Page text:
We’re here to answer any questions that people have about our food. Find out more about each of the quality ingredients we used at McDonald’s.
For delicious grass-raised beef New Zealand is the perfect combo. An ideal climate, lush pastures and innovative farming produces enough beef for Macca’s in New Zealand and around the world. Our patties are 100% quality beef, and all that’s added is a dash salt and pepper when cooked.
Our apples are taken from New Zealand’s fruit bowl: Hawke's Bay. For our Apple Pies, we source Granny Smith apples - tart and juicy. For the fruit bags, we use Royal Gala apples - crisp and sweet. All are handpicked and quality checked before being baked or bagged.
NZ’s favourite menu item starts underground, but the process is very above board. Russet Burbank, Innovator and Shepody potatoes grow well in the light fertile soils of Canterbury, so McCain’s can supply us with the 12,000 tonnes of NZ potatoes we serve every year. From there they’re transported washed, checked, chopped. All ready to be fried, boxed and munched.
Back in the day, every Filet-O-Fish in the world was American Cod. In 1981 New Zealand went rogue, switching to locally sourced (and locally preferred) NZ Hoki. For 40 years Motueka based Talley’s has been the sole provider of our 100% NZ Hoki patties, working with our fisheries to make sure your Filet-O-Fish is fresh and sustainable. What’s the catch? Just local Hoki.
When it comes to free range, the Macca’s egg came first. In 2015, we became the first and largest New Zealand restaurant chain to make the move to serving only free range eggs in our restaurants. Otaika Valley in Whangarei, and Zeagold in Waikouaiti supply whole 100% free range eggs to every McDonald’s in the country. Fair to say we’ve cracked it.
ARYZTA in Wairau Valley isn’t your standard local bakery, but 1.9 million buns a week isn’t your standard baker’s dozen. The recipe remains pretty traditional though. Flour milled in Ōtāhuhu is mixed with water, and yeast from Hamilton. It’s proofed, kneaded, glazed, baked and sliced ready to be toasted at the restaurant. Bun appétit.
The good people of Eltham in Taranaki take Fonterra milk and turn it into enough cheese for three billion Macca’s burgers every year, here and abroad. The colour comes from Achiote tree seeds and paprika, naturally.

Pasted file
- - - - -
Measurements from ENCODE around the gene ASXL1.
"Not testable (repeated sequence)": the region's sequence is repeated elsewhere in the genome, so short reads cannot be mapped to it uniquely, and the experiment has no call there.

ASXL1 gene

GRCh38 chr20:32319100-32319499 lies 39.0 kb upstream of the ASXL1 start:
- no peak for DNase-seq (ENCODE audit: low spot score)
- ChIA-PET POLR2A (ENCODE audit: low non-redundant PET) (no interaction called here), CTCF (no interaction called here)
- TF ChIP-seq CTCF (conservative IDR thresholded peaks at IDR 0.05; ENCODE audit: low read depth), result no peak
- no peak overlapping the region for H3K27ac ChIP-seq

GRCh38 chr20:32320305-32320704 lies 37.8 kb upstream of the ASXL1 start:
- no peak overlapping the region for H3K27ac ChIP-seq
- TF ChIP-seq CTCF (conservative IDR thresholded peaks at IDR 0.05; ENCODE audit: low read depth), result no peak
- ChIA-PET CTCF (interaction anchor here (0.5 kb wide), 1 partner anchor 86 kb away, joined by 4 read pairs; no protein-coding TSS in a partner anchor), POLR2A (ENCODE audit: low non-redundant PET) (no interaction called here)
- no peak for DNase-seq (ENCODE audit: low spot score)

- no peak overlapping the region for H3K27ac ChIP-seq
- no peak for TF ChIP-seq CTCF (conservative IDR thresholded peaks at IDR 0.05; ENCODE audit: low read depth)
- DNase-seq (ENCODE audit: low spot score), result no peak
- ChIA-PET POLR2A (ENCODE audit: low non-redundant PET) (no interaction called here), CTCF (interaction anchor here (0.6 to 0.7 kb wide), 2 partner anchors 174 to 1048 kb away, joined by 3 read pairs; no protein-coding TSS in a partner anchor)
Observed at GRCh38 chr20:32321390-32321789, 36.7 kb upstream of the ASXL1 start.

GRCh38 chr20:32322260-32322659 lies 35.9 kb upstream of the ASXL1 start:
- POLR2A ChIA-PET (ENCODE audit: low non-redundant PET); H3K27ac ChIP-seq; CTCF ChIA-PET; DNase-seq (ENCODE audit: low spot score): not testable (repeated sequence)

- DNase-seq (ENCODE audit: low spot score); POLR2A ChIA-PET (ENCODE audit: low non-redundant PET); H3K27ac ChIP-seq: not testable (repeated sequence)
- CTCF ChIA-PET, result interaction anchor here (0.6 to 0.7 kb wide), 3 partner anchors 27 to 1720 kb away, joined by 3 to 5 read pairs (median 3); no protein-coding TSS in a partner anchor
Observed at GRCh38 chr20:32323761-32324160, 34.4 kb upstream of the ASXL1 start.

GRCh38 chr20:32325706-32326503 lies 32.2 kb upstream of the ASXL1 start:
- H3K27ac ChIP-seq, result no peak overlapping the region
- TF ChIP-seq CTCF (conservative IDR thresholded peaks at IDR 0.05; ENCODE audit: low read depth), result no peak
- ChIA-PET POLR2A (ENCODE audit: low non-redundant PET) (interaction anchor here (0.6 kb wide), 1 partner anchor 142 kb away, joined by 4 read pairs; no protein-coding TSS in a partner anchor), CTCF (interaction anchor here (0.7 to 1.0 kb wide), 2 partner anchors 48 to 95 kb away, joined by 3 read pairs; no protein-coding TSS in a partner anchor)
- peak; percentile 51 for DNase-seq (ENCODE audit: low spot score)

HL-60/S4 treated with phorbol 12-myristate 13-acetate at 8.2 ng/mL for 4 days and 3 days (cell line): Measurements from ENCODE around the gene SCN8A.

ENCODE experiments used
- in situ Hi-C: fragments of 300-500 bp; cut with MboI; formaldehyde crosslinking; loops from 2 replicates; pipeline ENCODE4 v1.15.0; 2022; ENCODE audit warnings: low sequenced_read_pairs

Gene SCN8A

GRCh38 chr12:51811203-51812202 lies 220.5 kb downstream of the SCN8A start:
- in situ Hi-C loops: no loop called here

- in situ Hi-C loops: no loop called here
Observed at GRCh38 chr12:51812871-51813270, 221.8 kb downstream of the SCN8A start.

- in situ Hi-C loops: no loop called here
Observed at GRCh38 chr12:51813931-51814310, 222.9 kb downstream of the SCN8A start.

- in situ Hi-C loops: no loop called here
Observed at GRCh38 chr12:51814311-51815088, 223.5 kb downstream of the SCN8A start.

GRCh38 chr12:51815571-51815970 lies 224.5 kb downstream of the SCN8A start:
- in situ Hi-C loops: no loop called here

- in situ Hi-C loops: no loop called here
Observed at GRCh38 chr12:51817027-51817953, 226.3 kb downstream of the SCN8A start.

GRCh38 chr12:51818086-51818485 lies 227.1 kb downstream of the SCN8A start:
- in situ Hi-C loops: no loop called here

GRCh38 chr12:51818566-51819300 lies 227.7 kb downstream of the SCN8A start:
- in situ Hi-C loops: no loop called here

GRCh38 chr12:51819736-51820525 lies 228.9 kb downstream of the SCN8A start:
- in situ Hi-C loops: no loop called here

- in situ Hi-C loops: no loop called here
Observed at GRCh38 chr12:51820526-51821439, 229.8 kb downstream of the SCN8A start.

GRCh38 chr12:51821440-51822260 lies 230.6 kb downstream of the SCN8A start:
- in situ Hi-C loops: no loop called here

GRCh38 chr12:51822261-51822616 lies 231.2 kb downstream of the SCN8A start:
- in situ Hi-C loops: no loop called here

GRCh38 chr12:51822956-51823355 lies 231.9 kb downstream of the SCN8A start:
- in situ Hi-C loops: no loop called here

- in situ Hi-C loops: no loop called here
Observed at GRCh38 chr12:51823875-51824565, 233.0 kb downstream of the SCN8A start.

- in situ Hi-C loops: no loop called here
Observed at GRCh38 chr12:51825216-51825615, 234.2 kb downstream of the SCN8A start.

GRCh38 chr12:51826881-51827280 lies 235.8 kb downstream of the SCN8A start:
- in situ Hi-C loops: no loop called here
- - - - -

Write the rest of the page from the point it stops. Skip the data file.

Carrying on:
Our coffee roast was specially designed for the Kiwi coffee palate. Our Rainforest Alliance Certified Arabica beans are roasted in Auckland for subtly sweet floral and berry notes.
McDonald’s NZ customers eat almost a million kgs of lettuce every year (collectively of course, not each). The majority of this comes from the Franklin Region, sourced by GSF Fresh!. The key to the crispy freshness is that the lettuce is delivered from farm to restaurant, shredded and chilled within 48-hours of being picked. Lettuce keep it that way.
We have Pukekohe’s perfect horticultural climate to thank for all our fresh juicy tomatoes. They’re vine ripened in glass houses to protect them from frost, and keep them growing happily all year round.
Since we opened our first New Zealand restaurant in Porirua in 1976 we’ve been using only locally grown onions, sourced by GSF Fresh! from North Waikato and Franklin. As our menu has grown, so have our suppliers, now unearthing enough red and brown onions to supply not just us but the Aussies as well.
Since 1985 Ingham’s NZ has been supplying all of our McDonald’s chicken. Thirty Waikato farms supply all the 100% pure chicken breast that goes to Te Aroha or Auckland to become McChicken patties and McNuggets. Nothing is added to McNugget chicken except a crispy Tempura coating and seasoning. Farmer’s orders.
Fonterra source fresh milk from dairy farmers nationwide. Once transported to Auckland the milk and cream is mixed with natural vanilla flavouring and is delivered to the restaurant within 24 hours to go in your sundaes, cones and McFlurries. The final ingredient? NZ air.
Canola oil blend
Good fries deserve a good oil. We use a specific blend of canola and sunflower oils, because they are cholesterol free, low saturated fat and high in monounsaturated fat (the good one).